Erika placed ads online and charged between $ 100 and $ 400 a session. On weekends, she was raking in $ 2,000. Most of the cash went to drugs.
One regular paid her $ 120 to sit on balloons. “He wanted me to look right at him, maintaining eye contact as I lowered myself onto a balloon, and then move [to another balloon] carefully — without bursting any of them,” Erika told Bala.
Eventually, Erika was busted by a cop. Only instead of arresting her, he raped her. She returned home to her parents, confessing what she’d been doing, and got clean.
“I don’t know how I got there and how I got so deep,” she said.
He’s too depressed to leave his apartment
“I’m in my apartment for 95 percent of my life,” the shut-in, who suffers from severe depression, told Bala. They spoke over the phone because George wasn’t up to leaving the house.
“You got a sense from George that these types of conversations did not happen very often. I remember a rush in his voice to get it all out, like he was stumbling over his words. It was very sad,” Bala told The Post. “It was palpable, the loneliness and the isolation.”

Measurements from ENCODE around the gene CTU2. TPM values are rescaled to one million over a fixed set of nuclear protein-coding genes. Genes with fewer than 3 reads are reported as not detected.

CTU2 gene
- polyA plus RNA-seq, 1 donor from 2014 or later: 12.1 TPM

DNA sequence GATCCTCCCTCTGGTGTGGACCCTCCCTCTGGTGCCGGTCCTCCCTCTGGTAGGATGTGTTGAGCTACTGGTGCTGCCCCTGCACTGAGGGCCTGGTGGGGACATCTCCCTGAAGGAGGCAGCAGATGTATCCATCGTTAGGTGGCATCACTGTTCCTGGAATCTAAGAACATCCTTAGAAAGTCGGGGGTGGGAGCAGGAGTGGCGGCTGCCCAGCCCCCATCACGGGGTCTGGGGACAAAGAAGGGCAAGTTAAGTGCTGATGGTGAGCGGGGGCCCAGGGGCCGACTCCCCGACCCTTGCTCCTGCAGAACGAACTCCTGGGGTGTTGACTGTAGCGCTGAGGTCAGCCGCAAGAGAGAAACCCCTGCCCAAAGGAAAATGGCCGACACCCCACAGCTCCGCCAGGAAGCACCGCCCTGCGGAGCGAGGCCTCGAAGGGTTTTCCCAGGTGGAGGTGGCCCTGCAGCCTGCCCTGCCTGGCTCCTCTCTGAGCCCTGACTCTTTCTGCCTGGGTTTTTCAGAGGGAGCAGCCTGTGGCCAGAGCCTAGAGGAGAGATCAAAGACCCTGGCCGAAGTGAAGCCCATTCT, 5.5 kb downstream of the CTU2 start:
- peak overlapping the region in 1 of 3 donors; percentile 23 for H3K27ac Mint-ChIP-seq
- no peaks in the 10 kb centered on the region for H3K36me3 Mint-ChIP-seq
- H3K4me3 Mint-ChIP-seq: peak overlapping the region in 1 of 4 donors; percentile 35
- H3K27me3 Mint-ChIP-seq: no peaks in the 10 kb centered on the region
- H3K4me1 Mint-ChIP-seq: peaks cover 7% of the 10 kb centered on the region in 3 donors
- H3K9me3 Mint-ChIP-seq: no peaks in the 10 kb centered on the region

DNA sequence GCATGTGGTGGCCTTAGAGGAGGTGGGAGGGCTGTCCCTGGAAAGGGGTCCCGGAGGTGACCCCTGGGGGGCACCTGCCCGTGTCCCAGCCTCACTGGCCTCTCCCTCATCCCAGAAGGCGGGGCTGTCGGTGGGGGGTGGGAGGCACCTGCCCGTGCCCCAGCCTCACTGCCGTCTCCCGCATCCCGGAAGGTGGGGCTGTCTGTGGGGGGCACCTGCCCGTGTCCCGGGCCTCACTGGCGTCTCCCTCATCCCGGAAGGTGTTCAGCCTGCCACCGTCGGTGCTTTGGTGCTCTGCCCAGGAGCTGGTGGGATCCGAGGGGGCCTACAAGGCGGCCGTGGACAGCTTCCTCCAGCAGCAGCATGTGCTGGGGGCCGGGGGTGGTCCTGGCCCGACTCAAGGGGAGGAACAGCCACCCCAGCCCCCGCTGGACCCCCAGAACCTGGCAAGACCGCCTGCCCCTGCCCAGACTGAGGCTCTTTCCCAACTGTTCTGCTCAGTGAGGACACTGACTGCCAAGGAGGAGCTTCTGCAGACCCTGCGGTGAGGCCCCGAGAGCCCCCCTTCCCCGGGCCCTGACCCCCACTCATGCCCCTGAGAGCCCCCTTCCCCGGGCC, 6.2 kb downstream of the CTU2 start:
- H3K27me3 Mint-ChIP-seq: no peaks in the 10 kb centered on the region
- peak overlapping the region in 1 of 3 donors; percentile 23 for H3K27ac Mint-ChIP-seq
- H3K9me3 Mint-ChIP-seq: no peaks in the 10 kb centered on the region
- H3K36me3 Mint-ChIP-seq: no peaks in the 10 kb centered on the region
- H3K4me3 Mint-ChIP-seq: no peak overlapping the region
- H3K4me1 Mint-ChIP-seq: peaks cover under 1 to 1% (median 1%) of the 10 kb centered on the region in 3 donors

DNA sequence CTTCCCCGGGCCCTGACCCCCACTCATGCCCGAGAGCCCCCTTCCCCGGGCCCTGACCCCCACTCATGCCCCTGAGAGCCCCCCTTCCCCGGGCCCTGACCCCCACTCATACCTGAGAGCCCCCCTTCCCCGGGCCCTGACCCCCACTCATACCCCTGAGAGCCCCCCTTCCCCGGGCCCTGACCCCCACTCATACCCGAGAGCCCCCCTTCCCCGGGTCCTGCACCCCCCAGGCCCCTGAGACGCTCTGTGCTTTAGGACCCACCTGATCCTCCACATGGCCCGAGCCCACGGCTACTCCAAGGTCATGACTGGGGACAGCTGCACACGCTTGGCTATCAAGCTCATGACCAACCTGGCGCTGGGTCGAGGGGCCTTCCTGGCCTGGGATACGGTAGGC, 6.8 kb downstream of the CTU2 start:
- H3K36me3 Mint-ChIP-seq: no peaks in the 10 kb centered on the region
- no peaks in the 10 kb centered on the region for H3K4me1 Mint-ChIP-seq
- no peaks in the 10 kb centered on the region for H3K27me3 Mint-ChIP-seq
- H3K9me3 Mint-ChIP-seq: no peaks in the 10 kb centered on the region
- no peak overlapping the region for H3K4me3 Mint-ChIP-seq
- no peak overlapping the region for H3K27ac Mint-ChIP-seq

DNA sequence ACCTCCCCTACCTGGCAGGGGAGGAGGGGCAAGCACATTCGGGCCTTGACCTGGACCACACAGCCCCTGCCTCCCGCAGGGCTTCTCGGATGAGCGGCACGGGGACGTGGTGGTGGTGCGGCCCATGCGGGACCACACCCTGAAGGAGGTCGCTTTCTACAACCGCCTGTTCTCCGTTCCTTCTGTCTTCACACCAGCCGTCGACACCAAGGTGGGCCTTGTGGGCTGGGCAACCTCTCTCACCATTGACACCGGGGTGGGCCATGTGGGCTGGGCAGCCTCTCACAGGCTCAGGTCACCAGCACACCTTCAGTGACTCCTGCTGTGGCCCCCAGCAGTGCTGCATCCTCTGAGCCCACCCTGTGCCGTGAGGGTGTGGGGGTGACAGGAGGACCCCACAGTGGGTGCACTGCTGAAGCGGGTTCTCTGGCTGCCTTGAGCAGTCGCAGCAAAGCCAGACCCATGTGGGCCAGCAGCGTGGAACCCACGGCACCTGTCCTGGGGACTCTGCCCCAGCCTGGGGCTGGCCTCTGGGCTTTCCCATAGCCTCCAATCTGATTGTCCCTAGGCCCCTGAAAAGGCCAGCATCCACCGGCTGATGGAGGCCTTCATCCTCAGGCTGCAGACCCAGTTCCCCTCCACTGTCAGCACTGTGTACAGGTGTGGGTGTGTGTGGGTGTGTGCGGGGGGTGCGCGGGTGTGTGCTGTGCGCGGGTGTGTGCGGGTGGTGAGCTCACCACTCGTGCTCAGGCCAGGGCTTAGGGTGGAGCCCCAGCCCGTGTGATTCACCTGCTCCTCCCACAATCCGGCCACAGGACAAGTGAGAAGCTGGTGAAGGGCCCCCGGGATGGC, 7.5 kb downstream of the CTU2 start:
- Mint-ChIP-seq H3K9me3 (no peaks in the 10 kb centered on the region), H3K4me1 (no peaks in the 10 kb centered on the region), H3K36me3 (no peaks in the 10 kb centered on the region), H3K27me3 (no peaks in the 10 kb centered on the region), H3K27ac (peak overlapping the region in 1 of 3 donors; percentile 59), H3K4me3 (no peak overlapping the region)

‘Sometimes, I’m so depressed that I don’t get out of bed for weeks on end.’
The man washes his clothes once or twice a year and showers maybe once a month. He goes months without taking out the trash in his apartment, which is piled with takeout containers and other trash.
“Sometimes, I’m so depressed that I don’t get out of bed for weeks on end, and when I feel better, I notice that I’ve gotten bedsores,” he said.
He was once married but was eventually “defeated by depression.” He hasn’t seen his daughter in more than 10 years and his son in two, and mostly passes the time by watching TV.
George’s biggest daily concern is whether this is the day he’ll be found dead in his apartment.
“I don’t have cats, so at least I know I won’t be partially eaten when I’m found,” he said.
In a weird way, however, he’s at peace with his situation.